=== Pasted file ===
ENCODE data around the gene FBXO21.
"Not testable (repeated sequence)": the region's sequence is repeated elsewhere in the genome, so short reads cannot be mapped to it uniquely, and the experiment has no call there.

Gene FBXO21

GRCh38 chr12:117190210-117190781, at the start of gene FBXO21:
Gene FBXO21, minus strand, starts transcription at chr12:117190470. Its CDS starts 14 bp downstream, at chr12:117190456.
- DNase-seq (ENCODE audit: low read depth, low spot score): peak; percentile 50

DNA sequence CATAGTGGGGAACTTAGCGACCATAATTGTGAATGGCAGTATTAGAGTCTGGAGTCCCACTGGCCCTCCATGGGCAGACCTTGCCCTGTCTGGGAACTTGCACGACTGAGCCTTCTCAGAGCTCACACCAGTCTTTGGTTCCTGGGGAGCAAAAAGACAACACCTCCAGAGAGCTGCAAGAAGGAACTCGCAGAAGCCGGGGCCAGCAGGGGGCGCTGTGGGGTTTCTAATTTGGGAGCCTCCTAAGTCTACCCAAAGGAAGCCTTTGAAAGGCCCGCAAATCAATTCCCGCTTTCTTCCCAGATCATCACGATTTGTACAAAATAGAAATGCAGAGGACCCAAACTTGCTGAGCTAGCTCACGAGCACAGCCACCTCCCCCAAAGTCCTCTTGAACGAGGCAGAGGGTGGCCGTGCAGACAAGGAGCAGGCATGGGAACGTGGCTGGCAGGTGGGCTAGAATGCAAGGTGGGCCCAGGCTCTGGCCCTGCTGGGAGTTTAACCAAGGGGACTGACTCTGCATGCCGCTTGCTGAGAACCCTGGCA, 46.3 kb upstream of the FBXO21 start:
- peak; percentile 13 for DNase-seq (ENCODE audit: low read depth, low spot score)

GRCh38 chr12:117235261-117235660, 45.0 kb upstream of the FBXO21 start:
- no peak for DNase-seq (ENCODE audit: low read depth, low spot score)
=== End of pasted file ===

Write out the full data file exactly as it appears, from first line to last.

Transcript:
ENCODE data around the gene FBXO21.
"Not testable (repeated sequence)": the region's sequence is repeated elsewhere in the genome, so short reads cannot be mapped to it uniquely, and the experiment has no call there.

Gene FBXO21

GRCh38 chr12:117190210-117190781, at the start of gene FBXO21:
Gene FBXO21, minus strand, starts transcription at chr12:117190470. Its CDS starts 14 bp downstream, at chr12:117190456.
- DNase-seq (ENCODE audit: low read depth, low spot score): peak; percentile 50

DNA sequence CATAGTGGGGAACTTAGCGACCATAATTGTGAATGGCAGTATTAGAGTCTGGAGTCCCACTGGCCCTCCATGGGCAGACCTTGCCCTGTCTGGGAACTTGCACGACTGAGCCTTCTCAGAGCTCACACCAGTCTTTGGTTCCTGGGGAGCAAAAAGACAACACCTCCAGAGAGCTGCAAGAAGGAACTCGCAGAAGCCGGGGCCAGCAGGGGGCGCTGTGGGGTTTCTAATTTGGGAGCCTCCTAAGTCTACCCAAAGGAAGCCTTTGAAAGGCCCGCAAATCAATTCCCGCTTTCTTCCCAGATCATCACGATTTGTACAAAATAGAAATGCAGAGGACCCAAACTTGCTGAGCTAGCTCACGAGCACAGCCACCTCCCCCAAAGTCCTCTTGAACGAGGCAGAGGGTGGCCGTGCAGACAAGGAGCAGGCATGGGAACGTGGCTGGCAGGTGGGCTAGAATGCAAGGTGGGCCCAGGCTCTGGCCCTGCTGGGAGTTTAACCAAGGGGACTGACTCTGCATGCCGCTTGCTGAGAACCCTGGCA, 46.3 kb upstream of the FBXO21 start:
- peak; percentile 13 for DNase-seq (ENCODE audit: low read depth, low spot score)

GRCh38 chr12:117235261-117235660, 45.0 kb upstream of the FBXO21 start:
- no peak for DNase-seq (ENCODE audit: low read depth, low spot score)